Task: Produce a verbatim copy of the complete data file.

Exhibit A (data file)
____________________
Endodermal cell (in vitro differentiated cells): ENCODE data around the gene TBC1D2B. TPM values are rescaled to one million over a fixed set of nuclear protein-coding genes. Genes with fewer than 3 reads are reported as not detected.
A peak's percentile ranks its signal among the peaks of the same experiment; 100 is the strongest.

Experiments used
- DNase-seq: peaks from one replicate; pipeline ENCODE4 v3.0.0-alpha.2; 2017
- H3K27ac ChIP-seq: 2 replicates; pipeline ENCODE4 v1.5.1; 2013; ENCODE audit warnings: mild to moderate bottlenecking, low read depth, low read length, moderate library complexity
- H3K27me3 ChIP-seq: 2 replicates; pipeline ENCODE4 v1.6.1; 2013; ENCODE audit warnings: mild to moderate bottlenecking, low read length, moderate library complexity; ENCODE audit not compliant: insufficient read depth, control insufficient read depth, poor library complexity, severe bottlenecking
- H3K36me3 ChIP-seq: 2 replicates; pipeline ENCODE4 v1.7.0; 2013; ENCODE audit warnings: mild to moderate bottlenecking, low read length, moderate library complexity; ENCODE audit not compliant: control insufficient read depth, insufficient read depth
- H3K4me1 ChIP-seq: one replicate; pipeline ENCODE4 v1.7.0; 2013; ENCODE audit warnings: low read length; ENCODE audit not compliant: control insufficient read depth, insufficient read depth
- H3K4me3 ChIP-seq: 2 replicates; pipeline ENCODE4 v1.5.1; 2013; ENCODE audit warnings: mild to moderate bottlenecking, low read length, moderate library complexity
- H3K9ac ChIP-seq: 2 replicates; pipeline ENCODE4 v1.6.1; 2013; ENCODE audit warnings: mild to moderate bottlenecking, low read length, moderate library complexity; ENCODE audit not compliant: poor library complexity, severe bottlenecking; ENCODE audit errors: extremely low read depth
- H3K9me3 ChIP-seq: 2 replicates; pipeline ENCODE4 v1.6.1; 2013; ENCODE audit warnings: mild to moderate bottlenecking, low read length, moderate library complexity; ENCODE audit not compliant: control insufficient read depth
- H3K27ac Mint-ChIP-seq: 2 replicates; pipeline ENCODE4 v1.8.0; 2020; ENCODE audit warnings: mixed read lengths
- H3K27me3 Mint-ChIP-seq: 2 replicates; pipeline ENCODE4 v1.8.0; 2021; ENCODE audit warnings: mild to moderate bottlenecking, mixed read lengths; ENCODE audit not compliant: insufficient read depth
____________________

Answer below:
Endodermal cell (in vitro differentiated cells): ENCODE data around the gene TBC1D2B. TPM values are rescaled to one million over a fixed set of nuclear protein-coding genes. Genes with fewer than 3 reads are reported as not detected.
A peak's percentile ranks its signal among the peaks of the same experiment; 100 is the strongest.

Experiments used
- DNase-seq: peaks from one replicate; pipeline ENCODE4 v3.0.0-alpha.2; 2017
- H3K27ac ChIP-seq: 2 replicates; pipeline ENCODE4 v1.5.1; 2013; ENCODE audit warnings: mild to moderate bottlenecking, low read depth, low read length, moderate library complexity
- H3K27me3 ChIP-seq: 2 replicates; pipeline ENCODE4 v1.6.1; 2013; ENCODE audit warnings: mild to moderate bottlenecking, low read length, moderate library complexity; ENCODE audit not compliant: insufficient read depth, control insufficient read depth, poor library complexity, severe bottlenecking
- H3K36me3 ChIP-seq: 2 replicates; pipeline ENCODE4 v1.7.0; 2013; ENCODE audit warnings: mild to moderate bottlenecking, low read length, moderate library complexity; ENCODE audit not compliant: control insufficient read depth, insufficient read depth
- H3K4me1 ChIP-seq: one replicate; pipeline ENCODE4 v1.7.0; 2013; ENCODE audit warnings: low read length; ENCODE audit not compliant: control insufficient read depth, insufficient read depth
- H3K4me3 ChIP-seq: 2 replicates; pipeline ENCODE4 v1.5.1; 2013; ENCODE audit warnings: mild to moderate bottlenecking, low read length, moderate library complexity
- H3K9ac ChIP-seq: 2 replicates; pipeline ENCODE4 v1.6.1; 2013; ENCODE audit warnings: mild to moderate bottlenecking, low read length, moderate library complexity; ENCODE audit not compliant: poor library complexity, severe bottlenecking; ENCODE audit errors: extremely low read depth
- H3K9me3 ChIP-seq: 2 replicates; pipeline ENCODE4 v1.6.1; 2013; ENCODE audit warnings: mild to moderate bottlenecking, low read length, moderate library complexity; ENCODE audit not compliant: control insufficient read depth
- H3K27ac Mint-ChIP-seq: 2 replicates; pipeline ENCODE4 v1.8.0; 2020; ENCODE audit warnings: mixed read lengths
- H3K27me3 Mint-ChIP-seq: 2 replicates; pipeline ENCODE4 v1.8.0; 2021; ENCODE audit warnings: mild to moderate bottlenecking, mixed read lengths; ENCODE audit not compliant: insufficient read depth